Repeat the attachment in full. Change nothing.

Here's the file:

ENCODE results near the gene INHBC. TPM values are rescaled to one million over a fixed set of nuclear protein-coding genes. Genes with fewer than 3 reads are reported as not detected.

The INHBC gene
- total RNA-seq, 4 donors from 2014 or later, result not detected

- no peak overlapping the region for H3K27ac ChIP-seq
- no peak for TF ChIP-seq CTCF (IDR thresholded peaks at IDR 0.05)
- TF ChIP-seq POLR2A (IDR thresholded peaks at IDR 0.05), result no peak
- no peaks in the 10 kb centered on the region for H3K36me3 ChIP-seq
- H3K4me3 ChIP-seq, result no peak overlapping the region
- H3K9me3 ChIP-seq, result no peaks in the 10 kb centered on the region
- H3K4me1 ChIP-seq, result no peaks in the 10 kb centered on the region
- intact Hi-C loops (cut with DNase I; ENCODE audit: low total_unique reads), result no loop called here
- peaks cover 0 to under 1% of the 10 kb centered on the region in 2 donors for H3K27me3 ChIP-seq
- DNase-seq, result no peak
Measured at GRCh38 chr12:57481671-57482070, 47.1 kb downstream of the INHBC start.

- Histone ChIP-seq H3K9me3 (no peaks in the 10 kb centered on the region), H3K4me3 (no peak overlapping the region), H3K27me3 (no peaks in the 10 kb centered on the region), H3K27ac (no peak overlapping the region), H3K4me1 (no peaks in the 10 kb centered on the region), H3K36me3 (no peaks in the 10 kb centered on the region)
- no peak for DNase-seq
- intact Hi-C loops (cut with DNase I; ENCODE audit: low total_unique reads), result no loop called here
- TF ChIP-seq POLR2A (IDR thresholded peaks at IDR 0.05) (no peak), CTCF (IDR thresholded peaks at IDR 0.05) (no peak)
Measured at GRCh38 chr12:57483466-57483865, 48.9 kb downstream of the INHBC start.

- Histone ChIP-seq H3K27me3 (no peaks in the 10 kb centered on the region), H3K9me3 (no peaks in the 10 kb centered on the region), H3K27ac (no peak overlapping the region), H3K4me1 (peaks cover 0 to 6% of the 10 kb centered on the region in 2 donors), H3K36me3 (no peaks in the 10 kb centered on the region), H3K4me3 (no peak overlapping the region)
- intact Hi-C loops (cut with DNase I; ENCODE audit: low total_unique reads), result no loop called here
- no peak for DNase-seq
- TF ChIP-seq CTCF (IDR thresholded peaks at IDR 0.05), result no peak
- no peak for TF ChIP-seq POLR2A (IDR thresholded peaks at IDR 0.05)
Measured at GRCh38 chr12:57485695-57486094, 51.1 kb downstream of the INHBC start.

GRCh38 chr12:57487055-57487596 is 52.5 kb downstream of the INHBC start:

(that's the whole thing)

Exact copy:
ENCODE results near the gene INHBC. TPM values are rescaled to one million over a fixed set of nuclear protein-coding genes. Genes with fewer than 3 reads are reported as not detected.

The INHBC gene
- total RNA-seq, 4 donors from 2014 or later, result not detected

- no peak overlapping the region for H3K27ac ChIP-seq
- no peak for TF ChIP-seq CTCF (IDR thresholded peaks at IDR 0.05)
- TF ChIP-seq POLR2A (IDR thresholded peaks at IDR 0.05), result no peak
- no peaks in the 10 kb centered on the region for H3K36me3 ChIP-seq
- H3K4me3 ChIP-seq, result no peak overlapping the region
- H3K9me3 ChIP-seq, result no peaks in the 10 kb centered on the region
- H3K4me1 ChIP-seq, result no peaks in the 10 kb centered on the region
- intact Hi-C loops (cut with DNase I; ENCODE audit: low total_unique reads), result no loop called here
- peaks cover 0 to under 1% of the 10 kb centered on the region in 2 donors for H3K27me3 ChIP-seq
- DNase-seq, result no peak
Measured at GRCh38 chr12:57481671-57482070, 47.1 kb downstream of the INHBC start.

- Histone ChIP-seq H3K9me3 (no peaks in the 10 kb centered on the region), H3K4me3 (no peak overlapping the region), H3K27me3 (no peaks in the 10 kb centered on the region), H3K27ac (no peak overlapping the region), H3K4me1 (no peaks in the 10 kb centered on the region), H3K36me3 (no peaks in the 10 kb centered on the region)
- no peak for DNase-seq
- intact Hi-C loops (cut with DNase I; ENCODE audit: low total_unique reads), result no loop called here
- TF ChIP-seq POLR2A (IDR thresholded peaks at IDR 0.05) (no peak), CTCF (IDR thresholded peaks at IDR 0.05) (no peak)
Measured at GRCh38 chr12:57483466-57483865, 48.9 kb downstream of the INHBC start.

- Histone ChIP-seq H3K27me3 (no peaks in the 10 kb centered on the region), H3K9me3 (no peaks in the 10 kb centered on the region), H3K27ac (no peak overlapping the region), H3K4me1 (peaks cover 0 to 6% of the 10 kb centered on the region in 2 donors), H3K36me3 (no peaks in the 10 kb centered on the region), H3K4me3 (no peak overlapping the region)
- intact Hi-C loops (cut with DNase I; ENCODE audit: low total_unique reads), result no loop called here
- no peak for DNase-seq
- TF ChIP-seq CTCF (IDR thresholded peaks at IDR 0.05), result no peak
- no peak for TF ChIP-seq POLR2A (IDR thresholded peaks at IDR 0.05)
Measured at GRCh38 chr12:57485695-57486094, 51.1 kb downstream of the INHBC start.

GRCh38 chr12:57487055-57487596 is 52.5 kb downstream of the INHBC start: